Russia accuses Twitter of breaking law by failing to delete content

Platform News: Twitter App

Russia’s communications regulator has accused Twitter of violating Russian law, saying the social media platform had not complied with some of its requests to delete banned content.

Roskomnadzor said Twitter had failed to delete 2,862 posts containing material linked to suicide, pornography and drugs since 2017. It could be fined heavily if found guilty of repeatedly failing to delete content deemed illegal under Russian law, it said.

The platform is used extensively by Kremlin critic Alexei Navalny and his allies to criticize the authorities and announce new protests.

Twitter, which declined to comment, has been fined in the past for breaching Russia’s data laws, but the penalties have been relatively small. A Moscow court last year fined Twitter 4 million roubles (approximately $54,000) for failing to comply with Russian data law after the platform refused to locate its server holding data about Russian citizens on Russian territory.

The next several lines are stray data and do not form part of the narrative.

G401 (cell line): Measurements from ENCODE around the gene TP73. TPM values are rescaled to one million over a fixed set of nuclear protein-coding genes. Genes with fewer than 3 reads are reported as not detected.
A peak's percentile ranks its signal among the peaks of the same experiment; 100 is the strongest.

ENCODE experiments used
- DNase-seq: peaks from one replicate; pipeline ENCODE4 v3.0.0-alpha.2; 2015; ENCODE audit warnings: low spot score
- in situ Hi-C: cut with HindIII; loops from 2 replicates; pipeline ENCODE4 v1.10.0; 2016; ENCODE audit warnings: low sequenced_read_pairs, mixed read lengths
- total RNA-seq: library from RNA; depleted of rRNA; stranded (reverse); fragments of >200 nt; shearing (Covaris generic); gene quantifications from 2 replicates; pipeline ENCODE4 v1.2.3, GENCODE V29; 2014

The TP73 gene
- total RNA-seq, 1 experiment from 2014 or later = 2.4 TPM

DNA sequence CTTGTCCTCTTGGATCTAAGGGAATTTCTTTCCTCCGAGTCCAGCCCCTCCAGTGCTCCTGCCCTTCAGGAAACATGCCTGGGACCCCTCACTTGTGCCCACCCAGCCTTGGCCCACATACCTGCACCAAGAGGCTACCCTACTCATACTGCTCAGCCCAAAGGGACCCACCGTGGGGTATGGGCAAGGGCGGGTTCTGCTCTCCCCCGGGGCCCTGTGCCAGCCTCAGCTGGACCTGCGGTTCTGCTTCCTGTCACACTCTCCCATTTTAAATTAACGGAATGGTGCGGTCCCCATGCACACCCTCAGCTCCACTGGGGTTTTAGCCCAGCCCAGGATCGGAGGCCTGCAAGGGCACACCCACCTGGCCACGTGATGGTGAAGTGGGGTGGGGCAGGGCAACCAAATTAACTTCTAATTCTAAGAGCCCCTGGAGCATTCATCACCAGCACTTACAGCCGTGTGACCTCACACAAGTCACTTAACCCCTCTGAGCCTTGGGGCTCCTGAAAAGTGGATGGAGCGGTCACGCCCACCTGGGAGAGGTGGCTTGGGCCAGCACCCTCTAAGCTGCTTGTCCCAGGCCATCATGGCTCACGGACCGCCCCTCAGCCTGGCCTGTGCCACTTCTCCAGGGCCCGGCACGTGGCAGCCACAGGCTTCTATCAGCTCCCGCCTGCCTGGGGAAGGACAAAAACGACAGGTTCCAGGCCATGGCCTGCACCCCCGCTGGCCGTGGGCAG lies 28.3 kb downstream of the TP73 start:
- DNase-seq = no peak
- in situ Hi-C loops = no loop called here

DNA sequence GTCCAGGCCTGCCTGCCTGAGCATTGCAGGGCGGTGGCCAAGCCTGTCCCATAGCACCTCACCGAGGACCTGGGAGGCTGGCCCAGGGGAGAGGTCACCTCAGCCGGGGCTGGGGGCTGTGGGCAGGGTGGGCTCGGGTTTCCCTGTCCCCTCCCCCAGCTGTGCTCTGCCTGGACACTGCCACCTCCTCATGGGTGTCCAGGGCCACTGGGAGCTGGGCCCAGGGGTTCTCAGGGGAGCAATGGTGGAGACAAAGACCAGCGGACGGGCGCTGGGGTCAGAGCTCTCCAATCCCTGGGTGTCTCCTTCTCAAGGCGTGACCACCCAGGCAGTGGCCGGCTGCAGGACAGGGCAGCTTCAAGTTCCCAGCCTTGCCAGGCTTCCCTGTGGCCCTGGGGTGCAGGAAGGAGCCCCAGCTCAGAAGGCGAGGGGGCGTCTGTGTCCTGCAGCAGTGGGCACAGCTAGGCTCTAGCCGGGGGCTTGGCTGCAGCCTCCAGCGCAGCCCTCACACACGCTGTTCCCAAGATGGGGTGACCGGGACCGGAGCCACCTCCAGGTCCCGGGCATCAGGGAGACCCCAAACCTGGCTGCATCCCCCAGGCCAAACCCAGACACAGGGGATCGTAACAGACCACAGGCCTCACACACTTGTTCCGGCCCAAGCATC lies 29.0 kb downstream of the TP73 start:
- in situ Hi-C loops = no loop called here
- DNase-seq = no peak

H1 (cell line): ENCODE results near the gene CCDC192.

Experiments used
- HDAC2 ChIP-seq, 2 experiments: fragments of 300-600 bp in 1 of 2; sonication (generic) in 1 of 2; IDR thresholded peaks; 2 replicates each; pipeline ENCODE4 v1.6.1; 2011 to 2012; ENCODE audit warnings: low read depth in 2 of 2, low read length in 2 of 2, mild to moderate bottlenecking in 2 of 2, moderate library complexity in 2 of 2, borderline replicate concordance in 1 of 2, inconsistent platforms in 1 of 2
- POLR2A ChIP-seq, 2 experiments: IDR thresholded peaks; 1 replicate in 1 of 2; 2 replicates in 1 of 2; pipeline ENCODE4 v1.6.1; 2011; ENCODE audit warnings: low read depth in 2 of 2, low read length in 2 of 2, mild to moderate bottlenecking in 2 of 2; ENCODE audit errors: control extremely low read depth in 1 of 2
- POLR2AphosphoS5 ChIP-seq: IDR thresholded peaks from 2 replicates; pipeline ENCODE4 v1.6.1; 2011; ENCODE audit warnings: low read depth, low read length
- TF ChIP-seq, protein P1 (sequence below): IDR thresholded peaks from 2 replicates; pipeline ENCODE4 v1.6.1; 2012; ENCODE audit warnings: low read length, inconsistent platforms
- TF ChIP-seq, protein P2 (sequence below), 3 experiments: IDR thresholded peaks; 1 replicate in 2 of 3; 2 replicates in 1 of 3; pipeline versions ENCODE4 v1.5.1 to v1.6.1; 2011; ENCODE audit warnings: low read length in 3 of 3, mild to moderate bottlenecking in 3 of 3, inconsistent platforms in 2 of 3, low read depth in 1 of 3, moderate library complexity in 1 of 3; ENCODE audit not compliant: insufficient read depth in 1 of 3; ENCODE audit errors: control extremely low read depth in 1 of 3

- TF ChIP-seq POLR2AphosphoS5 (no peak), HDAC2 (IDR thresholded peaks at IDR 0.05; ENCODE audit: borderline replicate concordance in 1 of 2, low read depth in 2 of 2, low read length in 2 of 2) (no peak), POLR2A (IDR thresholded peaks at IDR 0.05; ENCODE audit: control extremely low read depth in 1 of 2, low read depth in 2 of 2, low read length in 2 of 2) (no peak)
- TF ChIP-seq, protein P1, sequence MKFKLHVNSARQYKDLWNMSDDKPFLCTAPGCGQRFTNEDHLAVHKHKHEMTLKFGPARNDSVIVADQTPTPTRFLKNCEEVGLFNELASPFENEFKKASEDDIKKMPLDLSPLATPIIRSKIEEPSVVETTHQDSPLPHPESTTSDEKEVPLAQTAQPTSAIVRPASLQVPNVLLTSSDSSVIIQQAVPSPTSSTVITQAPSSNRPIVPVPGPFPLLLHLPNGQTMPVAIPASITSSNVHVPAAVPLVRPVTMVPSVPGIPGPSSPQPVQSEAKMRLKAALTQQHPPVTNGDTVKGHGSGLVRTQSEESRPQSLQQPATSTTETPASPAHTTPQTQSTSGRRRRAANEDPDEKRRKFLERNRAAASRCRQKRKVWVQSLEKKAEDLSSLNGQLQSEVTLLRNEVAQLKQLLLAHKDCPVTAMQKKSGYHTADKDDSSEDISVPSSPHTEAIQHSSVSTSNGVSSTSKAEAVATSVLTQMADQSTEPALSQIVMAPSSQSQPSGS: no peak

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Russia in recent months has taken steps to exert more influence over foreign social media platforms.

Bills passed by the lower house of parliament in December last year allowed Russia to impose large fines on platforms that do not delete banned content and even to restrict access to US social media giants if they “discriminate” against Russian media.

The foreign ministry has also accused Facebook and other US platforms of failing to identify fake posts related to unauthorized protests in support of Navalny, where police detained thousands of demonstrators nationwide.

Back in January of this year, President Putin queried what he described as the growing clout of US social media platforms and said their influence meant they now competed with governments.

The team at Platform Executive hope you have enjoyed this news article. Translation from English to other languages via Google Cloud Translation. Initial reporting via our official content partners at Thomson Reuters. Reporting by Anton Kolodyazhnyy and Alexander Marrow. Writing by Gabrielle Tétrault-Farber. Editing by Angus MacSwan and Giles Elgood.

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